Delivering on a promise in spite of hard times

Mobile operators are under increasing pressure to deliver services with sufficient quality and capacity to meet customer expectations, while simultaneously reducing CAPEX and OPEX in order to stay competitive in the face of the difficult economic outlook.  Andrea Casini, VP Sales and Marketing, EMEA, Andrew, explains how Russian wireless operators can best protect revenues in the midst of the financial crisis. 

The economic downturn has already posed unprecedented challenges to mobile operators in Russia and other CIS states, putting planned network expansions and upgrades at serious risk of delay or worse. It is now, more than ever, the responsibility of Original Equipment Manufacturers (OEMs) and other network infrastructure vendors to work with the mobile operators to enable cost-efficient solutions for addressing and overcoming these challenges before the Russian telecommunications market begins to fall behind in current 3G and Next-Generation Network (NGN) development plans.

There are, however, reasons to be optimistic.  According to Advanced Communications and Media, there are 190 million subscribers in Russia alone, with Russia's wireless penetration rate reaching 131%. With such high usage, the two leading operators, MTS and VimpelCom, have been actively seeking growth in new areas, especially among 3G mobile data services. While voice and SMS continue to drive revenues, other content such as ringtones and other music-based services with a focus on local music are also proving increasingly popular among Russian subscribers. The mobile Internet is also proving increasingly popular, with social networking sites Vkontakte and Odnoklassniki driving access to online content via the mobile device. 

In 2008 MTS and VimpelCom reported US$80 million and US$90 million revenues respectively from 3G services.  According to industry analysts, the 2009 revenues of the two companies could increase by as much as 22% and 19%  respectively, which would bring an increase in Average monthly Revenue Per Subscriber (ARPU) from the current US$14.2 to US$17. This is because the number of 3G users is still growing and the service is becoming more and more popular. By the end of 2010 the total number of 3G subscribers is set to reach 26 million, and this is likely to grow as more operators begin to facilitate faster data speeds through the rollout of 3G networks.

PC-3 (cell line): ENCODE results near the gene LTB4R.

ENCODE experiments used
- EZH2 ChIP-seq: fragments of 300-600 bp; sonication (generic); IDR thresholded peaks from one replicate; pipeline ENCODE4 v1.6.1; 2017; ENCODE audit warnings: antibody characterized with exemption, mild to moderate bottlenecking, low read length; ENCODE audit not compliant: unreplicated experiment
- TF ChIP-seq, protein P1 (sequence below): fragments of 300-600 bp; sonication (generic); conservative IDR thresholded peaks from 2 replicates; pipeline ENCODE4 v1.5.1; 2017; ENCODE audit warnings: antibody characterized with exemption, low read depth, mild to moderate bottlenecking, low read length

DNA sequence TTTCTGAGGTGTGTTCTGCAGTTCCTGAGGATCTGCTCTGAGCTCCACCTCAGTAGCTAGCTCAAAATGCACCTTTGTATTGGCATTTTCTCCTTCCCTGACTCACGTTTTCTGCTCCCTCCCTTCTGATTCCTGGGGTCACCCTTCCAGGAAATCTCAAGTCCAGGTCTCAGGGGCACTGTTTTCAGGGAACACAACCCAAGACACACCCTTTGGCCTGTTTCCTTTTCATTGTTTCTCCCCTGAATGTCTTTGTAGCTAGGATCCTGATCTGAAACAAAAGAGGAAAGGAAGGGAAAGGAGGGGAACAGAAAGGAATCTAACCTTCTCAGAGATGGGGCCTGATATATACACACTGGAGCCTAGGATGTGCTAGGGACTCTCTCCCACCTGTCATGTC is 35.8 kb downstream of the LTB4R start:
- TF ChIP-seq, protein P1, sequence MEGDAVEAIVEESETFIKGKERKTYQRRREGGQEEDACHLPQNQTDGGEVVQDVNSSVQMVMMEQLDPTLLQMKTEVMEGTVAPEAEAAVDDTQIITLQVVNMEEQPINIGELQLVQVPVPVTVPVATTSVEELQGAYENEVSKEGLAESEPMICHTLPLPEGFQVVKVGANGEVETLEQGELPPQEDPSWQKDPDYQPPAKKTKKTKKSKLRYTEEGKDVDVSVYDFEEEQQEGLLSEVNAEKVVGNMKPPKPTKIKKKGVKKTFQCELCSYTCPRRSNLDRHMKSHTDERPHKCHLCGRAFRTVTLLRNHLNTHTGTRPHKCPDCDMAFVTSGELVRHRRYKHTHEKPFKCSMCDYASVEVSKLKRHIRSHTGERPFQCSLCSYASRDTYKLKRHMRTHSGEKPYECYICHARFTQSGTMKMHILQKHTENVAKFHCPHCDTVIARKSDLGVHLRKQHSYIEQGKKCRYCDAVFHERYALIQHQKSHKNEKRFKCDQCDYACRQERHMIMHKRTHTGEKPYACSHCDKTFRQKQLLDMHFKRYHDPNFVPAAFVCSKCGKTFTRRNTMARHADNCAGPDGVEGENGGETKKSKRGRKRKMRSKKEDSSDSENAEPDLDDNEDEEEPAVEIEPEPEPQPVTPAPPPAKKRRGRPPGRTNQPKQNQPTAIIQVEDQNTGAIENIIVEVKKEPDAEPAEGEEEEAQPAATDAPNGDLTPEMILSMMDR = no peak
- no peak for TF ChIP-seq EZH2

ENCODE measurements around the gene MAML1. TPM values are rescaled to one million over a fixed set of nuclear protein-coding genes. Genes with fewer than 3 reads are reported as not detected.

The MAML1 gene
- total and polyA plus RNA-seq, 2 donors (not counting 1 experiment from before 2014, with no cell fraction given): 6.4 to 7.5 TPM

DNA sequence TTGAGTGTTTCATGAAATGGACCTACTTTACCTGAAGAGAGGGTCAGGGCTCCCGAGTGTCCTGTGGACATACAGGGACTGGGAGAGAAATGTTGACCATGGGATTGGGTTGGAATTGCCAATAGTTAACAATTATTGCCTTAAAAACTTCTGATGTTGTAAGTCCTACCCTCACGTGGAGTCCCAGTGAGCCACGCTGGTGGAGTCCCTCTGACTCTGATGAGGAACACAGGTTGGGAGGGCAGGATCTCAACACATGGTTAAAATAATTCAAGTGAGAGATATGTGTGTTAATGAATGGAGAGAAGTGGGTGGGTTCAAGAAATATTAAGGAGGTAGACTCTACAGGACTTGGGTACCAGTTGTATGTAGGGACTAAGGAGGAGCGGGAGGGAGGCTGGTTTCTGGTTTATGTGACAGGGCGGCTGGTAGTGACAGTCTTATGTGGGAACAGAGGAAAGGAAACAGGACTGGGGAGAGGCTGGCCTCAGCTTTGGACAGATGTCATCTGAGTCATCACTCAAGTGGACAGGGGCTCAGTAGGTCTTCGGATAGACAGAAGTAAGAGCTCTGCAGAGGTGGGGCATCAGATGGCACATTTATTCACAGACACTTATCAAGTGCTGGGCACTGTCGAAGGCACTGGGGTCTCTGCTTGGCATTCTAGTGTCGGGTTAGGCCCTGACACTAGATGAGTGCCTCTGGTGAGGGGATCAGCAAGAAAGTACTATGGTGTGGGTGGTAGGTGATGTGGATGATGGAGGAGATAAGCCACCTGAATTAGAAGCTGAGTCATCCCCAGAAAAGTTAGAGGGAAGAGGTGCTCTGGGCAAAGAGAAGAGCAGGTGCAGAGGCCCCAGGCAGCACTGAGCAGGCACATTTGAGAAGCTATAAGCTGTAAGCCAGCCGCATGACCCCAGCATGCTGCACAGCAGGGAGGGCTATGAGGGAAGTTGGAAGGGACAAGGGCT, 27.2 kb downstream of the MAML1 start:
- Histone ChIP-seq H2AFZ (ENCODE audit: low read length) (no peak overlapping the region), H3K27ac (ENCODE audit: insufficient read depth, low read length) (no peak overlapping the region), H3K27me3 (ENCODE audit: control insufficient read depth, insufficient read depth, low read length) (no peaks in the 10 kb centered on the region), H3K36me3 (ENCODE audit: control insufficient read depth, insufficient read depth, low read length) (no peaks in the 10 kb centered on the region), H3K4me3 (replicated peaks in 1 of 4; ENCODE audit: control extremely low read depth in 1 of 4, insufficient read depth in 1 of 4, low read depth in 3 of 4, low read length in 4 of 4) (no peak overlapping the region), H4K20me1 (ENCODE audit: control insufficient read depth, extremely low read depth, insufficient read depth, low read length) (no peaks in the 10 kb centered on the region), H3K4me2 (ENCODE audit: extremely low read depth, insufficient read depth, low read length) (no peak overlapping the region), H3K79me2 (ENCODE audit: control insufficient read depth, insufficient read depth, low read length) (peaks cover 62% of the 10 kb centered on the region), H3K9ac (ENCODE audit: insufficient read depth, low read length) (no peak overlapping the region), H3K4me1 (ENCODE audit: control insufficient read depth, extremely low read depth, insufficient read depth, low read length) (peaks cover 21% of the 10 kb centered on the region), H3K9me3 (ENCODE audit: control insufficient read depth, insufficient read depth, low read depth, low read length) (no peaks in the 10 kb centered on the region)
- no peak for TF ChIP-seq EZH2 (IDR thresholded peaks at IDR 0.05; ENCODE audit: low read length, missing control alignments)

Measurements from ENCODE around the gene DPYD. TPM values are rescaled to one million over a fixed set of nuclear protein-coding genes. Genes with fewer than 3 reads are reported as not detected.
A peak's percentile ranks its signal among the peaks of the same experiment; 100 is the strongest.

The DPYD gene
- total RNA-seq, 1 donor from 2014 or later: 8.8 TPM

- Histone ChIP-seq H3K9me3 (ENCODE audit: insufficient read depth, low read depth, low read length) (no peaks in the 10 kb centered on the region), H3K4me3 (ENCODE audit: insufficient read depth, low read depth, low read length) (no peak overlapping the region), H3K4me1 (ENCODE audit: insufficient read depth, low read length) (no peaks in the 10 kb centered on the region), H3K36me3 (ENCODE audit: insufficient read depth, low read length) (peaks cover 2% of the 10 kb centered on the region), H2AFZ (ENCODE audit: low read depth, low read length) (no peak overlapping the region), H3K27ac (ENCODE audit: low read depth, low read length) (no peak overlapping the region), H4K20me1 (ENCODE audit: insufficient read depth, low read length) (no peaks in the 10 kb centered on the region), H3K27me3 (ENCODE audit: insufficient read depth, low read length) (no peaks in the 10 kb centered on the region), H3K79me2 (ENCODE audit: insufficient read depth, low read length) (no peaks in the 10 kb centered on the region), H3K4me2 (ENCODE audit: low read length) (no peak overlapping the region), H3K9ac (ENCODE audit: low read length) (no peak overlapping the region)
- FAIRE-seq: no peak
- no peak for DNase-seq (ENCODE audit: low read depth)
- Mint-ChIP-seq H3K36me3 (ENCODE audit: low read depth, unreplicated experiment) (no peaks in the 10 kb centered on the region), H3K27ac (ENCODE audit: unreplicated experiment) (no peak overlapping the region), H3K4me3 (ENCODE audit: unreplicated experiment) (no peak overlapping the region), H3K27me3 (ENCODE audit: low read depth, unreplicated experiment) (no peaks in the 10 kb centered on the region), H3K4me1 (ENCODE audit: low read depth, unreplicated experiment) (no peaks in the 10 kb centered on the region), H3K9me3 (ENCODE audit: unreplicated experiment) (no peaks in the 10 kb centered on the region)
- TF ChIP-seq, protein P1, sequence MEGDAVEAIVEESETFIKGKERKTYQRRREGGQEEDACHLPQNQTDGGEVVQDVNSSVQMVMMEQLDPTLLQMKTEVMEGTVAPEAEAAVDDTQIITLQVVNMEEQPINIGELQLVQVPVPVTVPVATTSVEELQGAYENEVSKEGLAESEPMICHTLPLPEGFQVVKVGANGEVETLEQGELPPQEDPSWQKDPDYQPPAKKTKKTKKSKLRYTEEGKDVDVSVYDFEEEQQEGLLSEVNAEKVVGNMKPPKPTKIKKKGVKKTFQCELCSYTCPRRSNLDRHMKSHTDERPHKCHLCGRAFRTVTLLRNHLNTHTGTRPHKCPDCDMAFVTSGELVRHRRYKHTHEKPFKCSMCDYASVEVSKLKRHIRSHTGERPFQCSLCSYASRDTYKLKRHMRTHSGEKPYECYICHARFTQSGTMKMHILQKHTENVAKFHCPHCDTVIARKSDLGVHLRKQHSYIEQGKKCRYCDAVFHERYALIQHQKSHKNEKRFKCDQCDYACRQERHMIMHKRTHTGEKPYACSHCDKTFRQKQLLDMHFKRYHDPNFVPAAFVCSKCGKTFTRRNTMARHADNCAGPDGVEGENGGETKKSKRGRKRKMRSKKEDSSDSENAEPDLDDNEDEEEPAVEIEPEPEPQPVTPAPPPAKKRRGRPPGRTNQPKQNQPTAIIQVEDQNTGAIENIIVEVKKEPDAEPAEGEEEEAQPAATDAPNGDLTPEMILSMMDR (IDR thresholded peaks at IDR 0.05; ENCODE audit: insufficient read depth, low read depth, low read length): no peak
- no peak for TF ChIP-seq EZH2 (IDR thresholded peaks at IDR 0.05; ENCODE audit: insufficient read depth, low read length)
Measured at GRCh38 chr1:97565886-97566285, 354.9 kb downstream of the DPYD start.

MTS, in particular, has made considerable investment in its 3G strategy. Having recognised consumer demand for mobile broadband services, the Russian operator launched its first 3G network in St Petersburg in May 2008.  Consequent networks were rolled out shortly afterwards in other Russian cities, including Kazan and Sochi, with MTS planning to enable 3G coverage to all areas in Russia by 2010. 3G network roll-outs have also commenced in areas of Uzbekistan, and Armenia recently received a 3G licence with network roll-out expected to commence in 2009. Other CIS countries where MTS operates are also following suit by applying for 3G licences. 

With fixed broadband penetration at only 10% in Russia, the first experience of the Internet for many consumers is likely to be through a mobile phone. There is significant market share to be captured by the mobile operators and, having enabled EDGE across their networks in 2007 and 2008, Russian operators have already proved significant growth in usage of value added services in the data arena - which can make big differences to overall revenues. Russian operators also have the advantage that they can look to Western operators for inspiration or warning when planning their 3G network strategies, which means they are more likely to get deployments right first time.